Senate Bill 693 was favorably received in the state legislature and is supported by the Jewish Public Affairs Committee of California.
California Gov. Gavin Newsom announced on Wednesday the creation of the Governor’s Council on Holocaust and Genocide Education aimed to advance education on the Holocaust and other genocides in public schools, as well as support for victims of anti-Semitism and bigotry.
The Democratic governor, who overwhelmingly defeated a recent recall attempt, made the announcement during a visit to the Simon Wiesenthal Center’s Museum of Tolerance in Los Angeles, accompanied by lawmakers and organizational leaders.
According to a news release, the council will work to identify instructional resources to teach students across California about the Holocaust and other genocides, as well as provide young people with the tools necessary to respond to on-campus instances of anti-Semitism and bigotry.
“We find ourselves in a moment of history where hate pervades the public discourse,” said Newsom, according to the release. “National surveys have indicated a shocking decline in awareness among young people about the Holocaust and other acts of genocide. But in California, we are offering an antidote to the cynicism that this is how things are and responding to that hate the best way we know how—with education and empathy.”
The creation of the council was a response to legislation in the California Senate from State Sen. Henry Stern (D-27th District) who introduced the “Never Again Education Act” in the California legislature, which also established a 15-member governor’s council and, if passed, could create more parameters.
Senate Bill 693 was favorably received in the legislature and is supported by the Jewish Public Affairs Committee of California.
Stern, Attorney General of California Rob Bonta and State Superintendent of Public Instruction Tony Thurmond will serve as the council’s co-chairs. The council’s other members will include elected officials, academics, advocates and organizations from diverse communities impacted by genocide throughout history.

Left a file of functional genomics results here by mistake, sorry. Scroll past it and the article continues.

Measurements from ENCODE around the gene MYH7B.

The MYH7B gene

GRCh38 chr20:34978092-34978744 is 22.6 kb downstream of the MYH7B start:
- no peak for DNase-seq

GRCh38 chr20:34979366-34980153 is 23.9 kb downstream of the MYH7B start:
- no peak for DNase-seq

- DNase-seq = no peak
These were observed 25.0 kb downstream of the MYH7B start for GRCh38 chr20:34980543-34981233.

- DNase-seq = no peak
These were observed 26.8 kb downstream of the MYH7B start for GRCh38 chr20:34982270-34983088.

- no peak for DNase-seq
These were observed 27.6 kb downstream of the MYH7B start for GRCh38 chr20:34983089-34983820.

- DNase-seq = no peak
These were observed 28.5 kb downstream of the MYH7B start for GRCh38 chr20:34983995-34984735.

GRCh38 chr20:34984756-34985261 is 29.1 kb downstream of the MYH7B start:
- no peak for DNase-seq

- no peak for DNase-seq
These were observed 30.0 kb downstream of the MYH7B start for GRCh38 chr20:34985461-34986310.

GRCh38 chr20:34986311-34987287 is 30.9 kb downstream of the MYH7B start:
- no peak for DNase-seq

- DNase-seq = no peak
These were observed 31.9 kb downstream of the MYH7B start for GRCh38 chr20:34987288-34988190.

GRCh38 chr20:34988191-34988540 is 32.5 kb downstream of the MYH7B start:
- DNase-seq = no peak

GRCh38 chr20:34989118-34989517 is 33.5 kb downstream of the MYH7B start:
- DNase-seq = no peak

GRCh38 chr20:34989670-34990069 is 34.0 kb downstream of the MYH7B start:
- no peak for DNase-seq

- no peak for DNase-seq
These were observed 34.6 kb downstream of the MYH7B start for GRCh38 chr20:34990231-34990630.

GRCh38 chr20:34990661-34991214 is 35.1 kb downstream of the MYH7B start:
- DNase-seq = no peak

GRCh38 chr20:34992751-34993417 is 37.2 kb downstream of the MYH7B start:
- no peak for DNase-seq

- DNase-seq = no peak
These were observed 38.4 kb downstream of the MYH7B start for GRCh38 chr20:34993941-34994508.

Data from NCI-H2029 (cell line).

“As we continue to confront the stain of bigotry and anti-Semitism in California and across the country, it is imperative that we come together to develop tools to combat hate across our society, including in education,” Bonta said in the release. “The governor’s council will ensure California schools are positioned to protect our communities and recognize the trauma of the past.”
Also to be established is a volunteer speaker’s bureau, which would include Holocaust survivors who can engage teachers and students in conversations about the topic. It will also provide best practices and resources to schools that are dealing with acts of discrimination.
During his announcement, Newsom toured the Museum of Tolerance’s newly launched Nelson and Claudia Pelz Social Lab.
According to a news release from the Simon Wiesenthal Center, Newsom called the 10,000-square-foot social-lab exhibit remarkable and regretted not having visited it sooner.
He also viewed the archival collection exhibit, “The Hitler Letter,” featuring a letter written by Adolph Hitler on Sept. 16, 1919, six years before he published his manifesto Mein Kampf. In the letter, Hitler called for the “uncompromising removal of the Jews altogether.”
“It is a shocking reminder that anti-Semitism and hate are flourishing once again, only 70 years after the Holocaust,” the center’s news release stated.
Caption: California Gov. Gavin Newsom views “The Hitler Letter” with members of the California Jewish Caucus, state legislators and (from left) Simon Wiesenthal Center executive director Meyer H. May, Simon Wiesenthal Center founder and CEO Rabbi Marvin Hier (center) and Rabbi Abraham Cooper, Simon Wiesenthal Center associate dean and global social action director, Oct. 6, 2021.